These cookies come from one of my favorite cookbooks, Betty Crocker’s Christmas Cookbook, that I bought shortly after Mark and I got married in 1985. These are the only sugar cookies I ever bake. The dough is very easy to handle (once it is chilled), and I have many happy memories of baking these cookies with our kiddos when they were younger.
This dough has been cut into; letters to spell out names on birthday cakes, gigantic cookies for kids decorating parties, cookie pops for little league treats, a free-standing sleigh with reindeer, and of course cookies for every holiday. Easter cookies are especially pretty because of the pastel colored icings, sugars and decorations.
This dough can be made weeks in advance and frozen until you are ready to use it. Sometimes it is easier to manage your schedule if you can break down the cookie making process into 2 or 3 shorter bits of time (make the dough one day, roll out and bake the cookies on another day, then decorate the cookies the following day). Have fun, show off your artistic flair! I have included the recipe below for the cookie icing. Enjoy!
Recipe courtesy of Betty Crocker’s Christmas Cookbook
published by Golden Press
Sugar Cookie Ingredients
1 1/2 cups powdered sugar
1 cup butter, softened
1 teaspoon vanilla extract
1/2 teaspoon almond extract
2 1/2 cups all-purpose flour
1 teaspoon baking soda
1 teaspoon cream of tartar
Sugar Cookie Directions
1. Mix powdered sugar, butter, egg, vanilla and almond extract. Stir in flour, baking soda and cream of tartar. Cover and refrigerate at least 3 hours. At this point you can freeze the dough for future use. Wrap it in plastic wrap, then put it down in a plastic freezer bag. To defrost, put the dough (bag and all) in the fridge the night before you want to roll out the cookies.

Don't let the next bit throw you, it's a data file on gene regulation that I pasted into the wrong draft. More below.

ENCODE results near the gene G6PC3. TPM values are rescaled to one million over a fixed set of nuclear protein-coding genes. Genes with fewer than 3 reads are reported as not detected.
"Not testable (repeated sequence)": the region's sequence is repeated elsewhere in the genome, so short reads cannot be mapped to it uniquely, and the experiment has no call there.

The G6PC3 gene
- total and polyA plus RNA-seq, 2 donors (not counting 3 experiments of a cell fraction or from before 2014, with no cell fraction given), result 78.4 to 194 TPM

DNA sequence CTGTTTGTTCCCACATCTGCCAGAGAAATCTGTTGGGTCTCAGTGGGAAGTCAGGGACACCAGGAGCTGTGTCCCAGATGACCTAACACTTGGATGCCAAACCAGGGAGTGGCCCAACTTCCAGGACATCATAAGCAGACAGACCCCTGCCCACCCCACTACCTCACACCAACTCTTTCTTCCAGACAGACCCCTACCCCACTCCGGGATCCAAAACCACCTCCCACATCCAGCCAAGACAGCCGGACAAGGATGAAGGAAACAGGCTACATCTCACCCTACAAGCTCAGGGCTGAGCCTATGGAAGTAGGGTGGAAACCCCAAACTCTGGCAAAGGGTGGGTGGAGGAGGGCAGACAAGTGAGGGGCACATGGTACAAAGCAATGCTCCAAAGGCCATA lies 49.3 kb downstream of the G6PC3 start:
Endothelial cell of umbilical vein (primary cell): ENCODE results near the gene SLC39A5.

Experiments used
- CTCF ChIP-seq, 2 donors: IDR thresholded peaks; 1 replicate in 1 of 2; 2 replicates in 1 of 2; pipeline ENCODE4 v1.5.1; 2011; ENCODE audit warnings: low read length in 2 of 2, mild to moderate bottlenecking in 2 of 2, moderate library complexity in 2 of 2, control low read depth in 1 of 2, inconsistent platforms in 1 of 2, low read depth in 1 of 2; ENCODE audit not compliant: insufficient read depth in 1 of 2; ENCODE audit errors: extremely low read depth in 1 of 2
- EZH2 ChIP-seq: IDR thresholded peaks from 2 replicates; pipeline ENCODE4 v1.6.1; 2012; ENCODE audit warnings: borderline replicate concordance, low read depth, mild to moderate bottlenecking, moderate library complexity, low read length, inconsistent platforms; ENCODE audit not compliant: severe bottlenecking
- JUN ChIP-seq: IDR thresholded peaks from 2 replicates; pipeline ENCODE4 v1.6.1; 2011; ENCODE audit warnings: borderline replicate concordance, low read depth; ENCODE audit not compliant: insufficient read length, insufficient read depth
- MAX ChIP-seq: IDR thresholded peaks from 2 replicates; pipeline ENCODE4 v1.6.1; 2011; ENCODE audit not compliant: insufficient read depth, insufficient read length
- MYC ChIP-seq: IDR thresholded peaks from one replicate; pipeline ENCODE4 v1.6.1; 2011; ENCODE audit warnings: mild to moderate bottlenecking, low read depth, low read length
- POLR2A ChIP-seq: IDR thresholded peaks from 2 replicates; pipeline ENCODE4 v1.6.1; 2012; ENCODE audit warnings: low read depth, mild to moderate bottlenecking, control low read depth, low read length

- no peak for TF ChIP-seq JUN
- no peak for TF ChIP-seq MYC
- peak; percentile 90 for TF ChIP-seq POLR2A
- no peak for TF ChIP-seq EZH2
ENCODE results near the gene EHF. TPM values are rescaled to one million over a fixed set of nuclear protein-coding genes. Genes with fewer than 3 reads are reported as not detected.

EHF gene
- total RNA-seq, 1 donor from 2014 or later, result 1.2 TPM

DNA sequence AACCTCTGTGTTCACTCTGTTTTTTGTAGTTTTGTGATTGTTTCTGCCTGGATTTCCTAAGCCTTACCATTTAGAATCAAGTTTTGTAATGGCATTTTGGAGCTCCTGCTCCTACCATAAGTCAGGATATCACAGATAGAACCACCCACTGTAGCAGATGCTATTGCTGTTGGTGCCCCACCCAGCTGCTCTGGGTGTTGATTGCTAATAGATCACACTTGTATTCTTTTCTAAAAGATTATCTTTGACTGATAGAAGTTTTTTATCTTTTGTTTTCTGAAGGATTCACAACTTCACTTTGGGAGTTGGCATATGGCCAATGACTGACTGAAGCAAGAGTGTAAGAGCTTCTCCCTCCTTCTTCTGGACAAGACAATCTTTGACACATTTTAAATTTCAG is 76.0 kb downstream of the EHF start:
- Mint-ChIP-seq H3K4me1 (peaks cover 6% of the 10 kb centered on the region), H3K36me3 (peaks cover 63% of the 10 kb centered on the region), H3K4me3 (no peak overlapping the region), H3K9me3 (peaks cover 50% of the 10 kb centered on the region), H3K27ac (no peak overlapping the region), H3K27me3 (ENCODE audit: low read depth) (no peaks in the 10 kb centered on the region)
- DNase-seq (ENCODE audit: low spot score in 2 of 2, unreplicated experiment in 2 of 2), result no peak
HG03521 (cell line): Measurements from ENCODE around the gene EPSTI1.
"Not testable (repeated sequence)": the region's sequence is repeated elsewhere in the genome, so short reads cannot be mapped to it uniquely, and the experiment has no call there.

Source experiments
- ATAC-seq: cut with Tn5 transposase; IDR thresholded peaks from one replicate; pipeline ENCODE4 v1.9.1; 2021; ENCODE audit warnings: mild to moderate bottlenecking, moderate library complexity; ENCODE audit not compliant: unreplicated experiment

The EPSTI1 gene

2. Heat oven to 375 degrees. Divide dough into halves ( the half I’m not working on I put back in the fridge, loosely covered until I’m ready for it so that it stays cold). Roll the dough out on a lightly floured surface to about 1/4 inch thickness. Cut into desired shapes using cookie cutters (if you do not have any cutters, use a glass or clean empty can). Place on an ungreased cookie sheet. Bake until the edges are light brown, about 7 or 8 minutes. Frost and decorate as desired.
Poured Cookie Icing
1 cup powdered sugar
2 teaspoons milk
2 teaspoons light corn syrup
1. Place sugar and milk in a bowl. Stir until mixed. It will be very stiff, add more milk if you absolutely have to, but not more than 1 teaspoon. Add corn syrup. This icing is stiff, yet pliable. It dries glossy and hard and looks beautiful on a platter of cookies. It takes color well (use paste food coloring , not the liquid kind). Although it does dry hard, you need about 1 day for it to really harden, so plan accordingly.
2. I used a small off-set spatula to frost all the cookies pictured above. I used colored sugar on the bunny’s ears, edible sugar pearls on the eggs, and royal icing for the flowers on the crosses, carrot tops, and bunny faces. The recipe for Royal Icing and for all the techniques needed to make flowers and such, please visit Wilton.com.